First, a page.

English

English - looking at memorials and epitaphs:

Elston, All Saints

Epitaphs on gravemarkers

Jane, photos coming soon - Geoff's got some but hasn't given them to me yet.

In the churchyard, the earliest headstones date back to 1720. Amongst those buried are villagers, including children, who died whilst inmates in the Southwell Workhouse and who were brought back by horse and cart for interment. The poignant epitaphs are worth noting including one on a grave of a 16 year old villager which reads “All you who come my grave to see, As I am now so you must be”.

These graves and stones date back to the early 1700’s. Children and families that were so poor were sent to the workhouse. If children were orphaned they could also be sent there.

 

Teaching and Learning activities:


Find out about life in a workhouse – Southwell workhouse where these children were sent is now owned by the National Trust and information about it is available on websites such as:

www.nationaltrust.org.uk/workhouse

www.victorianweb.org/history/poorlaw/southwh.html

 

As you research the workhouse find out:

  • What it was like to be there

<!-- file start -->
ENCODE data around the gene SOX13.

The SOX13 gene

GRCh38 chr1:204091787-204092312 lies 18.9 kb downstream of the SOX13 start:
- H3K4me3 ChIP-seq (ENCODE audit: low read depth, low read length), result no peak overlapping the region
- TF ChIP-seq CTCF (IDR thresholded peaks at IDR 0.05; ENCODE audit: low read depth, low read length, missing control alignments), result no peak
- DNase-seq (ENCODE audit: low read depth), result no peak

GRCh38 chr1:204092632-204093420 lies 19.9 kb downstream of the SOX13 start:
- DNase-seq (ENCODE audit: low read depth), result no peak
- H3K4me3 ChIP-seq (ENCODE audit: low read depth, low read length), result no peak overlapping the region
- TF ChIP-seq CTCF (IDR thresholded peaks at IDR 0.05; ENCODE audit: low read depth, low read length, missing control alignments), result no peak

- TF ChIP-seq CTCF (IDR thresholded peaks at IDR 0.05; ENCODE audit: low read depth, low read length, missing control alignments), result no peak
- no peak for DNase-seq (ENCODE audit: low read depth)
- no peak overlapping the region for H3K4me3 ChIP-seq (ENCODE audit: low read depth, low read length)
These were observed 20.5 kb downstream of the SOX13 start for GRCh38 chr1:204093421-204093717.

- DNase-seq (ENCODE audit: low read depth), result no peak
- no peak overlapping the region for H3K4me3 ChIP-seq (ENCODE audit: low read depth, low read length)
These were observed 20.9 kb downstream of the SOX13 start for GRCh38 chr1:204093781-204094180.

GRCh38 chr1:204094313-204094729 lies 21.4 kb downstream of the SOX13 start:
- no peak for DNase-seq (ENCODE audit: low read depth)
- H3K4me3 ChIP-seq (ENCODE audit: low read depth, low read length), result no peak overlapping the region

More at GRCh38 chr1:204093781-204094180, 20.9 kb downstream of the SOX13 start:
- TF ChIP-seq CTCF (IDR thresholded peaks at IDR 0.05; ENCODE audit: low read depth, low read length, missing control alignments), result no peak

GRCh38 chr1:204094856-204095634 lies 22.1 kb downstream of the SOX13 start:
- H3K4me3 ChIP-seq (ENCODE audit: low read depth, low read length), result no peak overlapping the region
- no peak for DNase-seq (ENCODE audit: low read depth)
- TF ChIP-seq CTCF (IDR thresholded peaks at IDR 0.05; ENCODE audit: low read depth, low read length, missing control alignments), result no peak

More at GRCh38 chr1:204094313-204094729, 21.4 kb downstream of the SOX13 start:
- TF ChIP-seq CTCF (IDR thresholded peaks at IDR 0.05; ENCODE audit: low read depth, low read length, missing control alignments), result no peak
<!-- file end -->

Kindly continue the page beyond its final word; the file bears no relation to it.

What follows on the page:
• Who was taken there and why people were taken there
  • What other people might have thought about those who had to go to the workhouse

Look again at the epitaph on the grave of the girl buried in the churchyard – what does that epitaph say about what people at the time might have thought about death?

 

Creative writing

Using the information you have gathered about life in the workhouse and the epitaph on the graves write a story about life in the workhouse that begins with a child leaving Elston (near Newark) to go to the workhouse, and ending with that child’s body being brought back for burial in the churchyard. You might write this from the point of view of the parent of the child or of another sibling or friend.

 

For more on Elston headstones and gravemarkers click here A further activity using an epitaph can be found by clicking here